Woman waking up in the morning

How to feel more awake: change your classic alarm tone for a melodic tune, say scientists

Are you the sort of person who hits the snooze button over and over again each morning? Read this.

The world is divided into two types of people: those who wake up easily in the mornings, and those who can’t stop hammering the snooze button on their alarms.

Of course, we all know that the sleep afforded by our snooze buttons is a false economy: the five extra minutes we gain are actually disturbing our sleep cycles. A lot.

So how do we overcome this issue? Is there an easy way to ensure we start each day with all the energy of an early bird, as opposed to a perpetually tired pigeon?

Well, scientists believe the answer is ‘yes’. All we have to do, apparently, is switch our alarm tone.

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A new study, which was published in the journal PLOS One, asked 50 people about the type of sound they preferred to wake with, how they felt about that sound, and how alert or groggy they felt after waking up.

And, while you might assume that a harsher, louder noise is key to shocking yourself awake in the mornings, it turns out that the complete opposite is true.

That’s right: a tuneful melody is actually the best way to warm brains up for the day’s activity. Go figure.

A sleeping woman
How to get a good night’s sleep? Change your alarm tone.

In the study, lead author Stuart McFarlane, a doctoral researcher at RMIT University, has said that the more monotonous “beep beep beep” of a common alarm tends to raise anxiety and promote confusion.

Songs with melodies, on the other hand, have an energising effect, “increasing arousal, cognition and attention.” This, in turn, helps us to combat ‘sleep inertia’ (aka feel less groggy) as we wake up.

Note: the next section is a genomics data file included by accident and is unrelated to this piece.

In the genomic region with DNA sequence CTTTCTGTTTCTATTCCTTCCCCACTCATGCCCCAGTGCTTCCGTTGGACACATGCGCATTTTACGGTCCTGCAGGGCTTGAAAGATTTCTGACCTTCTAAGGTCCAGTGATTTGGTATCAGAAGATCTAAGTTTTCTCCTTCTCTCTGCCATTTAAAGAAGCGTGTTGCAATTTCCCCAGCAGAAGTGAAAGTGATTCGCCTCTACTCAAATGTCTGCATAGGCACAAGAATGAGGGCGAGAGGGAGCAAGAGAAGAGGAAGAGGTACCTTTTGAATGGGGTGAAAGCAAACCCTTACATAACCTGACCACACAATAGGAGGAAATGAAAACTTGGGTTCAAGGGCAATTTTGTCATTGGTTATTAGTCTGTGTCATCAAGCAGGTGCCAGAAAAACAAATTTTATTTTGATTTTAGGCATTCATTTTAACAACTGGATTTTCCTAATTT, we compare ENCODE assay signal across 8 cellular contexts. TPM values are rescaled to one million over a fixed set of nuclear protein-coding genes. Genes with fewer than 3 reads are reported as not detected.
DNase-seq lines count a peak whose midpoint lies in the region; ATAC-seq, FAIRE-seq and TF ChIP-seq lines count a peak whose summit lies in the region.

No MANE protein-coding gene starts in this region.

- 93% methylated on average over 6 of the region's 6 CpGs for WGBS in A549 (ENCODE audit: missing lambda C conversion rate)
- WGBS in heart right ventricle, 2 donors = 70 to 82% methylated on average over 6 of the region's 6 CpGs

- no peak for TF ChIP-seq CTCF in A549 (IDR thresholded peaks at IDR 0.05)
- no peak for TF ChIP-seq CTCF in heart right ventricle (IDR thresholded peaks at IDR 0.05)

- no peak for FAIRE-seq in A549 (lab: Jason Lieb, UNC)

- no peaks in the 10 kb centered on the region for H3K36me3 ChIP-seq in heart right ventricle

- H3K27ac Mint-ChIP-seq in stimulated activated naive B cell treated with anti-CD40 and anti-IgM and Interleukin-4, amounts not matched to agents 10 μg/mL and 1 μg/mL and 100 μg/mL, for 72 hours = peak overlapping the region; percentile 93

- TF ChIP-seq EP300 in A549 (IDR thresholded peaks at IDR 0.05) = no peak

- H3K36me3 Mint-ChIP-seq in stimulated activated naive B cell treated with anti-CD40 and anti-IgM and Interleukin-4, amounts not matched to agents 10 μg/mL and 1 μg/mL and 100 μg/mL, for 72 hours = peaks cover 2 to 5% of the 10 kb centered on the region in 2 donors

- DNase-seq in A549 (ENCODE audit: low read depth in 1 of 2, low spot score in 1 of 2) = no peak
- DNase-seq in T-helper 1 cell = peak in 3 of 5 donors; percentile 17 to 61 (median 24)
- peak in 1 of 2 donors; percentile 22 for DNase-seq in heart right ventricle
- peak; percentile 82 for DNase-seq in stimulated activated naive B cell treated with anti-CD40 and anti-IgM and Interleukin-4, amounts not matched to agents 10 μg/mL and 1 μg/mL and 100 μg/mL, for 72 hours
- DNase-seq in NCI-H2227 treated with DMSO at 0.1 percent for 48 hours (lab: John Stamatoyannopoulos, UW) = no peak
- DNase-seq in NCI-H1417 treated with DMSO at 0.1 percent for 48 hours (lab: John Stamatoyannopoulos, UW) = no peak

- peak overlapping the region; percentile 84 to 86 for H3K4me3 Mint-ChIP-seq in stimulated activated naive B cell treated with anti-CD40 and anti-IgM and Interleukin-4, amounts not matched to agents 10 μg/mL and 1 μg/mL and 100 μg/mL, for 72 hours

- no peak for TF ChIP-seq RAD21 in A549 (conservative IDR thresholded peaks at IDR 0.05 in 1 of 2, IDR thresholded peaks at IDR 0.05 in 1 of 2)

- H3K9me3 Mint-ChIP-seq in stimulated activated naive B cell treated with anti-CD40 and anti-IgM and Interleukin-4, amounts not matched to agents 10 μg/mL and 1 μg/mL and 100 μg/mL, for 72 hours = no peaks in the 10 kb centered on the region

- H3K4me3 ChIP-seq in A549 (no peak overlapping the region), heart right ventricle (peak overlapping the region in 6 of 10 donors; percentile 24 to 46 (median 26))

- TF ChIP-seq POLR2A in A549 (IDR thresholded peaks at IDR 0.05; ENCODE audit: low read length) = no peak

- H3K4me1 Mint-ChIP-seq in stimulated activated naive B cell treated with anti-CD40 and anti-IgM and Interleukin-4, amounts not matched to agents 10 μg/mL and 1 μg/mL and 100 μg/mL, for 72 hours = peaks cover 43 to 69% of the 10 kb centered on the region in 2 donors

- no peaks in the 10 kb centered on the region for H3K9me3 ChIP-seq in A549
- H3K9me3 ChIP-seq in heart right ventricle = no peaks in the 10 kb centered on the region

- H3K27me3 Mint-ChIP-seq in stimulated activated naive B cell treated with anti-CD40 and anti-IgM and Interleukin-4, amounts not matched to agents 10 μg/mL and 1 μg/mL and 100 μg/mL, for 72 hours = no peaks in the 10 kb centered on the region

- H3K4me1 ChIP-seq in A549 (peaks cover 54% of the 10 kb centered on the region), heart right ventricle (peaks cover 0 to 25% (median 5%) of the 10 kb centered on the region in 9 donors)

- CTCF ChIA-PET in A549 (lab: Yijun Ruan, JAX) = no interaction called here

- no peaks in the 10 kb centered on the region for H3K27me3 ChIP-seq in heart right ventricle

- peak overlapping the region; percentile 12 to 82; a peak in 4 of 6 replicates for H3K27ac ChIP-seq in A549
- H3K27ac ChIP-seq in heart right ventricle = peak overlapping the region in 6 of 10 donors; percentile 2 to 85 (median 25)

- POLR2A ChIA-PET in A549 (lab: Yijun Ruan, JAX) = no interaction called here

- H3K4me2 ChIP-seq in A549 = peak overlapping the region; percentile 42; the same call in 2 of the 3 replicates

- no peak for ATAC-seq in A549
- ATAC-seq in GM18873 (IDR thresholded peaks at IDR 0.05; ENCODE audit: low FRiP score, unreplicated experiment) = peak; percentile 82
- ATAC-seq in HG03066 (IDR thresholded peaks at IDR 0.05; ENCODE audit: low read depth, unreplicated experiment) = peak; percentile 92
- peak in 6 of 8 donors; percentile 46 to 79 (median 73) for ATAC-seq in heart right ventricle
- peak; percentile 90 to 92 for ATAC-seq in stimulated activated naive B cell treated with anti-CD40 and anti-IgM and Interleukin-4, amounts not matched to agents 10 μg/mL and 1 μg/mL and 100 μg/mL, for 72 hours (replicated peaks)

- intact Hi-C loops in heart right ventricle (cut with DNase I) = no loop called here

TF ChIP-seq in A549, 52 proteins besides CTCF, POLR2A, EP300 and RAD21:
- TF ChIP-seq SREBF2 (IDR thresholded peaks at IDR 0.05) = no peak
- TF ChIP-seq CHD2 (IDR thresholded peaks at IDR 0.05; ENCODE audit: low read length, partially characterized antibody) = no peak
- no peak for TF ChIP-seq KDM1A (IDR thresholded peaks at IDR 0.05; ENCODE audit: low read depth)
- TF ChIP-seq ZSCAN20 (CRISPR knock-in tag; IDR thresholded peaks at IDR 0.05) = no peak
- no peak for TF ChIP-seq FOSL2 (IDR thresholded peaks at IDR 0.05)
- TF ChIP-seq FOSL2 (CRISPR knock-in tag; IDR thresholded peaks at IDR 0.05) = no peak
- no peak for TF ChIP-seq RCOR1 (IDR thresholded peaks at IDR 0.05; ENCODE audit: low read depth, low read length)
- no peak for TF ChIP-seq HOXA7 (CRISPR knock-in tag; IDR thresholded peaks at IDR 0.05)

Sleep inertia typically lasts for up to 30 minutes after waking and has been shown to extend for two to four hours, McFarlane says.

“If we can reduce these symptoms by altering the alarm sounds we use to more melodic and tuneful varieties, we may at least head towards safer conditions for everyone,” he adds.

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So which are the best wake-up tunes? Well, it seems retro pop is the way forward, according to researchers: think Good Vibrations by The Beach Boys and Close To Me by The Cure.

“Another tune that I am trying currently is Borderline by Madonna,” McFarlane says in the report, although he has pointed out that people’s personal music tastes might influence how effective an alarm song is.

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While more research need to be done into the connection between sounds and wakefulness, this study has certainly given us food for thought. So, if you’ll excuse us, we’re off to swap our classic alarm for Lizzo’s Juice.

Images: Getty


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